Tom began publishing Stigmata in January, 1978. It quickly became the flagship “go-to” publication for anyone pursuing the mute mystery. As a clearinghouse for mute information, Stigmata set the bar high for integrity and thoroughness ... light on speculation and heavy on facts and solid journalism. “Consider everything. Believe nothing,” Tom was fond of saying, in the true Fortean tradition. Everyone felt comfortable quoting Stigmata, from FBI agents and US Senators to the most incredulous ufologists.

“Tom ʻn Gary” as the dynamic duo was invariably referred to, were the pioneers and leading lights in the fledgeling study that we dubbed (tongue- in-cheek) “Mutology”. We thought that being professional “mutologists” sounded a little classier than “weird people who get a kick out of looking at dead cows”. Speaking of tongue-in-cheek, Tom and Gary knew that a sense of humor was an essential attribute for any “paranormal” researcher. Without humor they felt, one could not maintain the necessary perspective to keep oneself from going completely around the bend. As anyone who knew them will attest to, they were some funny guys.

This is not to say that Tom didnʼt take his “calling” seriously. He was a voracious reader and an absolutely indefatigable researcher. Like all great investigators, Tom had an intuitive understanding of synchronicity. Seek and ye shall find. Let the unconscious mind hold sway occasionally. Connections will be made, dots will be connected and new insights will present themselves. Tom knew that research is essentially a creative process, no matter how tedious it could be at times.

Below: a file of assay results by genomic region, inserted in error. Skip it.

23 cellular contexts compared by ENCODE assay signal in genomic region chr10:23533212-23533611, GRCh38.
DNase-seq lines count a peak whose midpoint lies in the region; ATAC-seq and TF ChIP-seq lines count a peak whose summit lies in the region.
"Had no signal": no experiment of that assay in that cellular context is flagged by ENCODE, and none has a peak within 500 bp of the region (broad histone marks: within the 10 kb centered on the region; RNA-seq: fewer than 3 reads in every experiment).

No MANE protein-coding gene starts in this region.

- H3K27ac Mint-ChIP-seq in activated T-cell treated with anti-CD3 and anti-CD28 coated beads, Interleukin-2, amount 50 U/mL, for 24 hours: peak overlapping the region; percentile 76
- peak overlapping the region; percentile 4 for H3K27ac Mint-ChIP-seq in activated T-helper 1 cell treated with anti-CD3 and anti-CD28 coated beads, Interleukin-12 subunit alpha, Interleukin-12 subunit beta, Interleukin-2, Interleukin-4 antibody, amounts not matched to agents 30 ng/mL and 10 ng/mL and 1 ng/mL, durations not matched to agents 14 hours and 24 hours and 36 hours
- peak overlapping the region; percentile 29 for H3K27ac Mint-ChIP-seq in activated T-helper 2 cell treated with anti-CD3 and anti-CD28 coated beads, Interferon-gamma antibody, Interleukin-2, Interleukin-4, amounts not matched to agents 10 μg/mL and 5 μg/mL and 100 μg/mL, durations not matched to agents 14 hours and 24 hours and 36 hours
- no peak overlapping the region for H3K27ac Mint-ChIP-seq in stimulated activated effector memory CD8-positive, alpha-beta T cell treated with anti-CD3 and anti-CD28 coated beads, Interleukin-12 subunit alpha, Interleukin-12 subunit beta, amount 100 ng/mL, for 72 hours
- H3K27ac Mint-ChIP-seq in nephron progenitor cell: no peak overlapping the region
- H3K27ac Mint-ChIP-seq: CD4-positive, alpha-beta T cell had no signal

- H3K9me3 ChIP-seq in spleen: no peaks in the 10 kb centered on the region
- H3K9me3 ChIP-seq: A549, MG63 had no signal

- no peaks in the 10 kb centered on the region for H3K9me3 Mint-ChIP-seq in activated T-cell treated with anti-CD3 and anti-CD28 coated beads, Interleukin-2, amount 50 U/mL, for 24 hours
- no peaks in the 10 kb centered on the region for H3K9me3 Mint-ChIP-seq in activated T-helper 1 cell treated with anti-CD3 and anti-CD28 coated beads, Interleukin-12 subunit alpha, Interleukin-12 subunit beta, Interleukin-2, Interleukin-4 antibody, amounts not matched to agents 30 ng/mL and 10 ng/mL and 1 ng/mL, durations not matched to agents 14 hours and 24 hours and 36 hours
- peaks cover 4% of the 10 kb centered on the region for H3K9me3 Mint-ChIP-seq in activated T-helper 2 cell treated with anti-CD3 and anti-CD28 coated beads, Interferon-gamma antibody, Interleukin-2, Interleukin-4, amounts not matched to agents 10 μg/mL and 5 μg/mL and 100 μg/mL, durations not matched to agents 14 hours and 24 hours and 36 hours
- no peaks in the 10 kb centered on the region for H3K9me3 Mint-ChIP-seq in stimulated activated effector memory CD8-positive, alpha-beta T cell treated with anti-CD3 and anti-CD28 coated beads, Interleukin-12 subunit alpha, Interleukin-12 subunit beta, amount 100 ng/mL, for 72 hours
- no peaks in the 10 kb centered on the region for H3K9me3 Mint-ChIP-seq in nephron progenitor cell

Even with his own pressing work to do, Tom was exceedingly generous with his time, energy and resources. When I asked him for information on some arcane topic, he would drop what he was doing and assemble a bundle of material on the subject. Iʼd receive it in the mail in a few days. Apparently he was like that for anybody who asked for something from him.

As far as I know, Tom never did make the leap into the internet era. In the late 1990s Tom and Gary visited me at my house in Santa Fe. Our friend and fellow researcher Linda Howe had joined us for the evening. I concocted a plan to give Tom a demonstration of the wonders of world-wide web research. My hunch was that Tom could be a wizard of the internet. He was intrigued, but skeptical. He grumbled about the steep learning curve and the cost of the technology, subscription services, etc. He wasnʼt a Luddite, but definitely old-school. For him, the telephone, the U.S. mail and the Xerox machine at his job were just fine for getting the results he was after.

Tom was a first-rate intellect and probably the only person Iʼve ever known who could be said to have a “photographic memory.” His total recall of dates, places and names was truly uncanny. Tomʼs encyclopedic knowledge covered many fields, especially music. He was an aficionado of modern music and his taste was exquisite. He enjoyed scouring used record stores and yard sales for obscure items. He would then make delightful compilation tapes which he would send along to me periodically. Over time Iʼve noticed that most of my research colleagues have a strong affinity for music. Perhaps itʼs because music is a bridge to unseen worlds.